Tuesday, October 30, 2012

In Sandy's Wake

Unlike last year's October snow storm, hurricane / tropical storm Sandy's impact on our neighborhood was minimal.  Since we didn't lose power our trees were intact, I decided I would check out the damage to Great Meadows.

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Entering the refuge the first signs of storm damage was apparent. Downed tree limbs block the gate to the railroad trail.  You could hardly see the road because it was covered with leaves.

Once onto the Cross Dike trail the signs of the storm were minimal. Along the river there were numerous small branches, but nothing major. The leaning fence at the southwest entrance to the refuge was another victim of Sandy's winds.


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A pile of feathers and a few bones was all that was left of this bird. I doubt that it was a Sandy victim.

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If I hadn't been busy kicking branches to the side of the trail, I probably would have seen his bittern hiding in the marsh near the Upper Impoundment spillway. I don't know who was more surprised when it hopped up from the reeds.

I could see a couple trees down on the Timber trail. By the time I completed my lap of the refuge, I encountered Ziggy who was busy cutting apart another tree that had been blocking the railroad bed. [On a later trip I found a section of trees on the backside of the Timber Trail which had fallen down. I looked like dominoes where one fell into another. It will be interesting to watch the evolution of his clearing.]


Other than the obvious wind damage and the slightly increased water levels the refuge was almost normal.
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With so many trees stripped of leaves this vine growing in the fork of a tree, the green was a rare touch of color in a grey world.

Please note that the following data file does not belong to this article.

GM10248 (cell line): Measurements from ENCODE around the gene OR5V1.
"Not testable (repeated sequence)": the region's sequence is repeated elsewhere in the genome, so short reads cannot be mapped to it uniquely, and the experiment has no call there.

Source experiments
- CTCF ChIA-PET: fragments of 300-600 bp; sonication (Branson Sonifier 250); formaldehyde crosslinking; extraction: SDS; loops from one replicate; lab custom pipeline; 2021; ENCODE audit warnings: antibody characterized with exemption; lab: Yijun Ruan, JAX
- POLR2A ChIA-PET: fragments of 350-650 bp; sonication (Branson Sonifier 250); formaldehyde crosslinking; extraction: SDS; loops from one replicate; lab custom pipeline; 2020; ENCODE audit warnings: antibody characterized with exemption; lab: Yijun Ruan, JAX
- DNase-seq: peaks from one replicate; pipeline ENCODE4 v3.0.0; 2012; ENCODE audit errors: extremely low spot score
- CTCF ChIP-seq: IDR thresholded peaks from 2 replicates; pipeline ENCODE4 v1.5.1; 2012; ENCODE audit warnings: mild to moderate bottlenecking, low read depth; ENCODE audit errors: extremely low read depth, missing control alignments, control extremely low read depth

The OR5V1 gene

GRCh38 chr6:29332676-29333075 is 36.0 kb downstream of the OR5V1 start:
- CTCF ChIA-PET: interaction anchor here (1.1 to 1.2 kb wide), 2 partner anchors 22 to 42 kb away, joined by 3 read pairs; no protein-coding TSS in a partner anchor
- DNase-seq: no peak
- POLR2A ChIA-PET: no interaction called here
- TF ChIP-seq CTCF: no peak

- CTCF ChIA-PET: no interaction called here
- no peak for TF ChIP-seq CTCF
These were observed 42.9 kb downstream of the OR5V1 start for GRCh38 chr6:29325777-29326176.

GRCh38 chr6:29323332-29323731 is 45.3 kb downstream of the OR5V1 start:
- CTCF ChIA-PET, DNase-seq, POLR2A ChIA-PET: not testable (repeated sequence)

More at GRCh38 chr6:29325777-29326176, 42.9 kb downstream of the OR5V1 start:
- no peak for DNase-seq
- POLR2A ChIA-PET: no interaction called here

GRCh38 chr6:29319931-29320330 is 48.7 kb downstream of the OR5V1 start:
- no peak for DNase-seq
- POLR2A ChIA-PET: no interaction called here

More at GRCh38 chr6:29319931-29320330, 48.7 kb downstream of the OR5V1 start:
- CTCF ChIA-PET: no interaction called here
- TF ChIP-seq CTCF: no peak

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The harrier was busy cruising hunting.  (I wonder if it was easier in the wind bent cat tails.)

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He actually surprised me because he was cruising in the open area near the holt.

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This snake was enjoying the warm tropical air.  At least until I scared it.

The Bald Eagle was seen making an appearance at the refuge.  It is probably attracted by the many ducks and the recent arrival of coots (though still substantially less than last fall's coot population levels.)
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Mature Bald Eagle circling the impoundment

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Coots feeding among the reeds

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Eating among the lotus

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It's hard not to laugh watching a coot run on water



Monday, October 22, 2012

Limping Across The Finish Line

My cross country coach used to implore us to "run through the finish line".  Unfortunately, that advice seemed to fall on deaf ears with respect to this blog post.  I have been able to get to the refuge several times.  I just couldn't seem to find the time to process the photos and post the results.

It always seemed that there was some other activity that was taking precedence...finishing painting the shed, winterizing the house, doing battle with the leaves, cleaning up after the "hurricane", and even helping out with the election.  When I did get some time, I was more interested in taking more photos than sitting in front of a computer processing the ones I already had.

So that's a long way to apologize.  I will try to clear up the backlog in the near future.  Here's the first installment.

I often go to the refuge in the morning.  I find it quieter and more peaceful.  But on occasion, you can find me there in the evening.

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Sun setting over the upper impoundment
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Early morning light is generally warm and inviting.  It makes even the most common of subjects look better.

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It lights up the Robin's breast
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Illuminates the common Song Sparrow